Sequence and Scope in the Curriculum

Article excerpt

Students need to experience quality sequence to attain well in the school setting. How much any student will achieve may well depend upon a curriculum that permits continuous progress with objectives that are challenging and yet achievable. Objectives that are to difficult to attain make for feelings of failure whereas experiences and activities that are excessively easy may well make for boredom. The teacher's task then is to determine the present achievement level of student's individually and guide each to learn as much as possible. This is indeed a complex responsibility.

How Should Sequence be Determined?

Diverse procedures are available to ascertain the present level of a student's achievement and assist each to attain continuous progress. Measurement driven instruction (MDI) advocates using precise objectives written prior to instruction in teaching - learning situation. These carefully selected objectives provide a basis for writing test items, generally multiple choice in nature, to measure learner progress. The test items must harmonize with the objectives in proper alignment so that validity is in evidence.

Students then can be pretested to determine which objectives have or have not been attained. Those objectives not attained provide a starting point for instruction. Objectives for learner attainment can be announced prior to teaching students. Thus students can be rather certain as to what is expected of them in terms of content to be obtained from a lesson presentation. Once learners have attained planned objectives, the teacher adds new goals for sequential achievement. If objectives have not been achieved by students, a new teaching strategy must be used so that learners develop feelings of success. Pretesting before a new unit of study or a new lesson plan is implemented provides guidance to the teacher as to what should come next in terms of learning activities for students. MDI advocates believe strongly that students must reveal mastery of sequential objectives prior to emphasizing more challenging ends taught in ascending order of complexity. The teacher arranges the order of objectives logically. Thus a logical curriculum is in evidence as determined by the teacher.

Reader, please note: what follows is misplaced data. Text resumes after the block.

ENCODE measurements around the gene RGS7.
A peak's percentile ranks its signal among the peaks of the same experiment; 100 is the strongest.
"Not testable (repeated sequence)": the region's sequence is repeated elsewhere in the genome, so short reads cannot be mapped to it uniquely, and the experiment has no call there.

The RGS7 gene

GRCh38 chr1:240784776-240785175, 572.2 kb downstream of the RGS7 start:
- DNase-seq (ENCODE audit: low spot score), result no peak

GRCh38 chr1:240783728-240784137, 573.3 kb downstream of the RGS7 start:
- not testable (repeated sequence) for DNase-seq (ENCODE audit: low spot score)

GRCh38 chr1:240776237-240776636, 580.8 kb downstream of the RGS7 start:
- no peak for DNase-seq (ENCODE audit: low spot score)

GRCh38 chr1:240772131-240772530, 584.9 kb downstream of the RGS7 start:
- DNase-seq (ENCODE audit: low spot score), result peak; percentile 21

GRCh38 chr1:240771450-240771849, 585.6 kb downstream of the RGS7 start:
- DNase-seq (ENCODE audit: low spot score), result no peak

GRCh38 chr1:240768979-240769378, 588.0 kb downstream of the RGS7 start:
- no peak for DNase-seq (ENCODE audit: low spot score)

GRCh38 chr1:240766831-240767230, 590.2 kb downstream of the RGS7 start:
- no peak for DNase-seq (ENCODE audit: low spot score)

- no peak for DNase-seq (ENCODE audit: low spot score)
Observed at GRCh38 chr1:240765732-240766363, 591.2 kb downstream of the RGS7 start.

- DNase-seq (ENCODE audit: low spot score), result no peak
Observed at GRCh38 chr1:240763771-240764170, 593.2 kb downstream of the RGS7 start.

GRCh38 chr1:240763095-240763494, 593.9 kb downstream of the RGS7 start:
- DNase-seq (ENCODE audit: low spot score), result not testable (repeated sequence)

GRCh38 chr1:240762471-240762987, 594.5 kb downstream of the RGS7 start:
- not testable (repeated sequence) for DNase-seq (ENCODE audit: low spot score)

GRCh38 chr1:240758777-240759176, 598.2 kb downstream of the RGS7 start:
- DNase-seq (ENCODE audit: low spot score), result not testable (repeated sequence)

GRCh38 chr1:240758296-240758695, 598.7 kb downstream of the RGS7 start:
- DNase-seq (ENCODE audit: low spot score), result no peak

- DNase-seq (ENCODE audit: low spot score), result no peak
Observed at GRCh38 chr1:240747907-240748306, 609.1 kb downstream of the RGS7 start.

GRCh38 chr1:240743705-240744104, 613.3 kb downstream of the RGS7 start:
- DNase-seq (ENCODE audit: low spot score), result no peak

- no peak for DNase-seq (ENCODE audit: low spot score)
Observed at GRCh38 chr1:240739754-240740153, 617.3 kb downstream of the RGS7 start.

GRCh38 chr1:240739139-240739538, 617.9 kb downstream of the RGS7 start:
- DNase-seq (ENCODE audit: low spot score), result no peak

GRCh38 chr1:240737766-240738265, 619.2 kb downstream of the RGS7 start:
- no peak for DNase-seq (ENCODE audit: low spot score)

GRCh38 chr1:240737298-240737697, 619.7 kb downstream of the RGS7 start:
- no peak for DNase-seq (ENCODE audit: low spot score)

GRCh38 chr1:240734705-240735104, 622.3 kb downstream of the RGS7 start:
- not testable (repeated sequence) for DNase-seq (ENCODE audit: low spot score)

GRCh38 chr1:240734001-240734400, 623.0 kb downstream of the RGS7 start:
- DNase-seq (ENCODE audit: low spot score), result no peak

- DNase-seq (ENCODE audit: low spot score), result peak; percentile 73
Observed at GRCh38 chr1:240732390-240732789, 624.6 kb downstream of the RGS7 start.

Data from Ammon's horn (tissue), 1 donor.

A second procedure to emphasize in determining sequence in the curriculum is teacher-student planning. The teacher may present background information in a lesson to learners using a variety of activities. He/she encourages student questions within the framework of these leaning opportunities. The questions raised can be recorded on the chalkboard. After the questions have been selected, students choose which problem area they would desire to solve. Sequence to a large extent here is determined by learners. Students chose the problem areas and then decided upon the committee to serve on for the problem solving activity. Students with teacher guidance may also select references to use in the problem solving experience. Further situations involving students in sequencing experiences would be to guide learners to appraise their solutions to problem areas. A psychological curriculum is in evidence when learners are heavily involved in sequencing their very own activities.

A third approach in sequencing objectives is to advocate a subject centered approach in instruction. The teacher here has the major role in ordering experiences for learners, but without the use of measurably stated objectives. Mental development of students becomes the major aim of instruction. Mind is real and needs development. The teacher must be highly academically inclined to stress a subject centered curriculum. Objectives emphasizing leaner attainment of subject matter need to be important for student achievement. Trivia must always be weeded out when selecting subject matter for learner achievement. There is much subject matter for any students to attain; thus what is emphasized in teaching - learning situations must pass the test of being relevant. …